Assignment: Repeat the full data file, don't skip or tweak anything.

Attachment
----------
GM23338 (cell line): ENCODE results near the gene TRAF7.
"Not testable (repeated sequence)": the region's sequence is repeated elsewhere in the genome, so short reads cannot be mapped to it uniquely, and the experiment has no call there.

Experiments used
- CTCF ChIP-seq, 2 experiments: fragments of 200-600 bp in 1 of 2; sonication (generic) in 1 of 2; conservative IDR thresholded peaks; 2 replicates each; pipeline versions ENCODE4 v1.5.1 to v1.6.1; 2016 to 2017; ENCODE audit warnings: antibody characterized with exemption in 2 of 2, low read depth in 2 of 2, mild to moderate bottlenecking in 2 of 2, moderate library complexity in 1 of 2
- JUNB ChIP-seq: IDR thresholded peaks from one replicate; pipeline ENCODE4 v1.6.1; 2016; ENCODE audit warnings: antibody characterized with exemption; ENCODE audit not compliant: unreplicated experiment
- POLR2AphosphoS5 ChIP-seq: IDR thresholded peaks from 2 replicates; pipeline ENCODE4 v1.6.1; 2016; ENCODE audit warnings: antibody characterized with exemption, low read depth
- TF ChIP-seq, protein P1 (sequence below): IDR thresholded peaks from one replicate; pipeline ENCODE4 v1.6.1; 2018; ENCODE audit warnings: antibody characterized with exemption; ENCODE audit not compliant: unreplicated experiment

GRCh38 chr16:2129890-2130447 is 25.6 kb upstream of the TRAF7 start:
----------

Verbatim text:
GM23338 (cell line): ENCODE results near the gene TRAF7.
"Not testable (repeated sequence)": the region's sequence is repeated elsewhere in the genome, so short reads cannot be mapped to it uniquely, and the experiment has no call there.

Experiments used
- CTCF ChIP-seq, 2 experiments: fragments of 200-600 bp in 1 of 2; sonication (generic) in 1 of 2; conservative IDR thresholded peaks; 2 replicates each; pipeline versions ENCODE4 v1.5.1 to v1.6.1; 2016 to 2017; ENCODE audit warnings: antibody characterized with exemption in 2 of 2, low read depth in 2 of 2, mild to moderate bottlenecking in 2 of 2, moderate library complexity in 1 of 2
- JUNB ChIP-seq: IDR thresholded peaks from one replicate; pipeline ENCODE4 v1.6.1; 2016; ENCODE audit warnings: antibody characterized with exemption; ENCODE audit not compliant: unreplicated experiment
- POLR2AphosphoS5 ChIP-seq: IDR thresholded peaks from 2 replicates; pipeline ENCODE4 v1.6.1; 2016; ENCODE audit warnings: antibody characterized with exemption, low read depth
- TF ChIP-seq, protein P1 (sequence below): IDR thresholded peaks from one replicate; pipeline ENCODE4 v1.6.1; 2018; ENCODE audit warnings: antibody characterized with exemption; ENCODE audit not compliant: unreplicated experiment

GRCh38 chr16:2129890-2130447 is 25.6 kb upstream of the TRAF7 start: